But the way the film was created, was structured and its beautiful cinematography by Raoul Coutard and its editing, captivated me from beginning to end.

As for the DVD, as always, I bring up the fact that if you want better picture and audio quality, the Blu-ray is the way to go.  The good news is that the Criterion Collection does not limit the number of special features on DVD, what you see presented as a special feature on Blu-ray, is what you get on the DVD as well.

Overall, “The Soft Skin” is a brilliant, suspenseful film from Francois Truffaut.  Inspired by Alfred Hitchock, “The Soft Skin” revolves around an affair gone bad.  Shocking for it’s time and more appreciated today for its story, cinematography and performance, “The Soft Skin” is a film that I highly recommend!



Annie (a J!-ENT DVD Review)

March 11, 2015 by · Leave a Comment 


“Annie” is a fun, upbeat family film and if you were never familiar with the original Broadway play or the 1982 film, then you may enjoy this film even more.

Images courtesy of © 2014 Sony Pictures Television Inc. All Rights Reserved.



DURATION: 118 Minutes

DVD INFORMATION: 2:40:1 Anamorphic Widescreen, English, French, Spanish 5.1 Dolby Digital, English – Audio Description Track 5.1 Dolby Digital, English StereoSubtitles: English, English SDH, French and Spanish

COMPANY: Sony Picture Home Entertainment


RELEASE DATE: March 17, 2015

Based on the comic strip “Little Orphan Annie” by Harold Gray

Directed by Will Gluck

Written by Will Gluck, Aline Brosh McKenna

Executive Producer: Celia D. Costas, Alicia Emmrich

Produced by Jay Brown, Will Gluck, James Lassiter, Jada Pinkett Smith, Caleeb Pinkett, Tyran Smith, Will Smith, Shawn “Jay Z” Carter

Co-Producer: Jeffrey Wetzel

Music by Greg Kurstin

Cinematography by Michael Grady

Edited by Tia Nolan

Casting by Kathleen Chopin

Production Design by Marcia Hinds

Art Direction by Patricia Woodbridge

Set Decoration by Romano C. Pugliese, David Schlesinger

Costume Design by Renee Ehrlich Kaifus


Jamie Foxx as Will Stacks

Quvenzhane Wallis as Annie

Rose Byrne as Grace

Bobby Cannavale as Guy

Adewale Akinnuoye-Agbaje as Nash

David Zayas as Lou

Cameron Diaz as Hannigan

Zoe Margaret Colletti as Tessi

Nicolette Pierini as Mia

Eden Duncan-Smith as Isabella

Amanda Troya as Pepper

Peter Van Wagner as Harold Gray

Micahel J. Fox as himself

Academy Award nominee Quvenzhané Wallis (Beasts of the Southern Wild) stars as Annie, a young, happy foster kid who’s also tough enough to make her way on the streets of New York. Originally left by her parents as a baby with the promise that they’d be back for her someday, it’s been a hard knock life ever since with Annie in the care of her mean foster mother Miss Hannigan (Cameron Diaz). But everything’s about to change when the hard-nosed tycoon and New York mayoral candidate Will Stacks (Jamie Foxx) – advised by his brilliant VP, Grace (Rose Byrne) and his shrewd and scheming campaign advisor, Guy (Bobby Cannavale) – makes a thinly-veiled campaign move and takes her in. Stacks believes he’s her guardian angel, but Annie’s self-assured nature and bright, sun-will-come-out-tomorrow outlook on life just might mean it’s the other way around.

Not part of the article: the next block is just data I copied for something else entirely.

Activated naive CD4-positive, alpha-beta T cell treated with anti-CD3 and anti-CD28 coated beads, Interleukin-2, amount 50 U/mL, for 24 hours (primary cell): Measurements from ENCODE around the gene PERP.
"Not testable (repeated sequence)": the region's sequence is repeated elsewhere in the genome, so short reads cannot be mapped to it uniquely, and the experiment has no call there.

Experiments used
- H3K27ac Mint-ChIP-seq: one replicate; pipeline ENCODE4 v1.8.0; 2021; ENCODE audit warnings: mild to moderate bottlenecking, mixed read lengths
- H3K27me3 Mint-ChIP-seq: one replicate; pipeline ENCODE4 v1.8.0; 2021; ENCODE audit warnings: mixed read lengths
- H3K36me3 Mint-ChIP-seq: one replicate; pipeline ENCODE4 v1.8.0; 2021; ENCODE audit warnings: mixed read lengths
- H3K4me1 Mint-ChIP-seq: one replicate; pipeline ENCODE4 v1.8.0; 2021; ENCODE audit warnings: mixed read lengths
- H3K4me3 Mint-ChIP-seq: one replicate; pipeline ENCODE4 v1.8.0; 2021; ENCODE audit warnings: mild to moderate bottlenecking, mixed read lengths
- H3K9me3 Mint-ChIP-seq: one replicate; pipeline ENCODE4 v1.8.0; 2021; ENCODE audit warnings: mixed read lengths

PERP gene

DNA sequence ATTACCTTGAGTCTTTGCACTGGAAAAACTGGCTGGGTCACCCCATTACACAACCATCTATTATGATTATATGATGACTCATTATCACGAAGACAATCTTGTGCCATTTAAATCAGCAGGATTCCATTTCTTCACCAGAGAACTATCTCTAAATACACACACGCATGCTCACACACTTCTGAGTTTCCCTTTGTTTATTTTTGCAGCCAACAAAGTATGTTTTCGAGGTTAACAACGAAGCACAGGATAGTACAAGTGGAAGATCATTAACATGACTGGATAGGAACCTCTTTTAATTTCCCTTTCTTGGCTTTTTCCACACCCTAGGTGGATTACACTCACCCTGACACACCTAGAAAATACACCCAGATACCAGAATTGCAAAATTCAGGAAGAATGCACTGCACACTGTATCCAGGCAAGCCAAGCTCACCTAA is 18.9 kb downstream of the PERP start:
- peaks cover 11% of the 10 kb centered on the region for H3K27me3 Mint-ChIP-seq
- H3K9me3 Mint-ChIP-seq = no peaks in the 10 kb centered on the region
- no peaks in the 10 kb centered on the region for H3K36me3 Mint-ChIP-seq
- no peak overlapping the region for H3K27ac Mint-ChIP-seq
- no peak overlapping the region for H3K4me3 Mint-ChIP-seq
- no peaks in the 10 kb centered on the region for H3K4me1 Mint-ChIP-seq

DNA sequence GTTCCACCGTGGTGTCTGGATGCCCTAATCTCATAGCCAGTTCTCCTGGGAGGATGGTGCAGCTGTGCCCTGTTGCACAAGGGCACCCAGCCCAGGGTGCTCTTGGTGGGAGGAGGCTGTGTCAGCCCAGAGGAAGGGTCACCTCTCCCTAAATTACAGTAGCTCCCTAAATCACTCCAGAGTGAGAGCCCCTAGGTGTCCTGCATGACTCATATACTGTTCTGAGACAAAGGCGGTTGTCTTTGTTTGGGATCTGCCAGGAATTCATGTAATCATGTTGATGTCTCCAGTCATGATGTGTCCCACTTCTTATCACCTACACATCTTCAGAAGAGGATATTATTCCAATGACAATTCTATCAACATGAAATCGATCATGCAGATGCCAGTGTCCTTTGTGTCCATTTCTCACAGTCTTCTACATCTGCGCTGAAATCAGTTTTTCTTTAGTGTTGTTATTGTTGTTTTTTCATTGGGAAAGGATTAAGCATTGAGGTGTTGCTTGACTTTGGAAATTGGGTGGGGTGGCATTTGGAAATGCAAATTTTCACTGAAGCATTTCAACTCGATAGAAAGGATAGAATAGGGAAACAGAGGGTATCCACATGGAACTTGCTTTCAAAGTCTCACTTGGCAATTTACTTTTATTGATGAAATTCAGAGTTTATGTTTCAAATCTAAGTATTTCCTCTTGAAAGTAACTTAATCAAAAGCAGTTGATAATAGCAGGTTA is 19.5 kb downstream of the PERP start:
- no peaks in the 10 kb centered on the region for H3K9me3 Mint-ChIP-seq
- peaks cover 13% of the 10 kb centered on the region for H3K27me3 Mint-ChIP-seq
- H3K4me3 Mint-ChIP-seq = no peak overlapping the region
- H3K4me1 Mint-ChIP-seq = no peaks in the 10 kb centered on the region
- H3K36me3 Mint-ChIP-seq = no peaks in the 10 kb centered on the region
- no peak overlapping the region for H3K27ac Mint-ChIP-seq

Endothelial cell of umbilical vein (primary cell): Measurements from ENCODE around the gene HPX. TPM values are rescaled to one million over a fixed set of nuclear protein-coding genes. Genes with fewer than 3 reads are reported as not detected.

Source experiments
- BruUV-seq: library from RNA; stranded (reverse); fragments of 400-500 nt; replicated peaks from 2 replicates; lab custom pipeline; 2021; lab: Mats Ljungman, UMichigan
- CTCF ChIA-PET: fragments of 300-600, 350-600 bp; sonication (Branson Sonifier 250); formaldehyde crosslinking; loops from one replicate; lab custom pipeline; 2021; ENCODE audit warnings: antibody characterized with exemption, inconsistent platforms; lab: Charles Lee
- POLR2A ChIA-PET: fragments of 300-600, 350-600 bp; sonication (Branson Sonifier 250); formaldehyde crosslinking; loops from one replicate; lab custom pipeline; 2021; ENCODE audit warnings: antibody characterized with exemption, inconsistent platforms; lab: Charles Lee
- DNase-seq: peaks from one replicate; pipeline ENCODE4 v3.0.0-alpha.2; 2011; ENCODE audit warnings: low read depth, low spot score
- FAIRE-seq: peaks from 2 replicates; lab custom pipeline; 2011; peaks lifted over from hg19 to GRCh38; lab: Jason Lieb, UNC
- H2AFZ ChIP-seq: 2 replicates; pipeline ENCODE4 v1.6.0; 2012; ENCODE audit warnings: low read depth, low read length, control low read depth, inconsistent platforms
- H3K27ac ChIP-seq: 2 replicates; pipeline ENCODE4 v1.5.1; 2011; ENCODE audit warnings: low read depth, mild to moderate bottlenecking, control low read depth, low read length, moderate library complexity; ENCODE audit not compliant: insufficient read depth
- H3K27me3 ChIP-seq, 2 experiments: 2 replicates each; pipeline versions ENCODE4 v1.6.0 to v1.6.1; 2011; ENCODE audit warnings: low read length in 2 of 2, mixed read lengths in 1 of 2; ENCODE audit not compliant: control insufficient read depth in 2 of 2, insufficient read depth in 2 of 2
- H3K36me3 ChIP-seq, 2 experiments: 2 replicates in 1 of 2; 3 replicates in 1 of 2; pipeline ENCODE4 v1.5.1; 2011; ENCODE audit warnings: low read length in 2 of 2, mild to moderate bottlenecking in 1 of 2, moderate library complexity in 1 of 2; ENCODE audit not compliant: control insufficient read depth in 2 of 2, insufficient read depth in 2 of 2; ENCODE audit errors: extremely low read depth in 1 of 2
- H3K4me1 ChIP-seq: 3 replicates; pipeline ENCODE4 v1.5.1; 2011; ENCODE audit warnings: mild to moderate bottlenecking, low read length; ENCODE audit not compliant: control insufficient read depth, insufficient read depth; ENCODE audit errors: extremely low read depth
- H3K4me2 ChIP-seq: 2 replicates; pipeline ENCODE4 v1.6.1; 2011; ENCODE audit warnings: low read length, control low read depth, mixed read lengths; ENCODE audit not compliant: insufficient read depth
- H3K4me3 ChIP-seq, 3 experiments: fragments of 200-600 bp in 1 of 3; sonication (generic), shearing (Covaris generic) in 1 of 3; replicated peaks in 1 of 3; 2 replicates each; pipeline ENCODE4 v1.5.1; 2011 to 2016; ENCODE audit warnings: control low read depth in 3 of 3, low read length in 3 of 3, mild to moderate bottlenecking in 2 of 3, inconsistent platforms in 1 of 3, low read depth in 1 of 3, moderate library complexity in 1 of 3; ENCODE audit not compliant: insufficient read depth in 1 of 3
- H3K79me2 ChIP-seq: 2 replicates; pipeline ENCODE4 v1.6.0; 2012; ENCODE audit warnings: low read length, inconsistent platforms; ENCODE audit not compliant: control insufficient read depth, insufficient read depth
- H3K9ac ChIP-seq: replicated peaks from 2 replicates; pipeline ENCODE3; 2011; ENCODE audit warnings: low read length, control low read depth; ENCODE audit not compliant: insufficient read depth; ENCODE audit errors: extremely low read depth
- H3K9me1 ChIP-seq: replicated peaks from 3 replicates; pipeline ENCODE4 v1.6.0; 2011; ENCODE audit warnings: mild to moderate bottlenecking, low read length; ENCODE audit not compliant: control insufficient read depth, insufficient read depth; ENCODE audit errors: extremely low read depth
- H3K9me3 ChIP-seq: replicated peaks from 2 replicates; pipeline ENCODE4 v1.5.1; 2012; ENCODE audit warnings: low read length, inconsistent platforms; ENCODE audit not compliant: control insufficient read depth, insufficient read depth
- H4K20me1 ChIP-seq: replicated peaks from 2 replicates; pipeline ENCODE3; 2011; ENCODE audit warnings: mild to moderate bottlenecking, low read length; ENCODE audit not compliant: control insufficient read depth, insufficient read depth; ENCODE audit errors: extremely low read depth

It began with an 1885 poem by James Whitcomb Riley and led to a 1924 comic strip by Harold Gray, “Little Orphan Annie” was a series that may have focused on a young orphan girl, but the storyline was geared for adults as it was political.

But by 1930, when the storyline was made into a radio show and in 1977 when it was made into a Broadway musical, suffice to say, Annie became part of America’s pop culture and known for songs such as “Tomorrow”, “Maybe” and “It’s the Hard-Knock Life”.

As “Annie” would receive a film adaptation in 1982, “Annie” would continue on stage and once again in a film in 2014 directed by Will Gluck (“Easy A”, “Friends With Benefits”, “The Michael J. Fox Show”, “The McCarthys”).  The film was produced by Will Smith, Jada Pinkett Smith, Jay Z and a few others.

The film would star Jamie Foxx (“Collateral”, “Ray”, “Django Unchained”), Quvenzhane Wallis (“12 Years a Slave”, “Beasts of the Southern Wild”), Rose Byrne (“X-Men: First Class”, “Neighbors”, “Insidious”), Bobby Cannavale (“Win Win”, “Chef”, “The Bone Collector”), Adewale Akinnuouye-Agbaje (“G.I. Joe”, “Lost”, “The Bourne Identity”, “Thor: The Dark World”), David Zayas (“Dexter”, “Oz”, “The Expendables”) and Cameron Diaz (“There’s Something About Mary”, “Gangs of New York”, “Being John Malkovich”).

And now “Annie” will be released on Blu-ray and DVD in March 2015.

A contemporary remake of the original 1977 Broadway musical with a change of setting and characters.

The film is set in Harlem, 10-year-old Annie Bennett (portrayed by Quvenzhane Wallis) is a young girl who dreams of her parents coming back.  She often waits at a local restaurant expecting them to come back to her, but she holds on to hope.

Annie lives at a foster home parented by the mean and often drunk Colleen Hannigan (portrayed by Cameron Diaz), who wanted Annie for the free paycheck.  One day, as Hannigan is visited by a social worker, she accidentally drops a document of her records and Annie finds records that may point her to the direction of where her parents may be.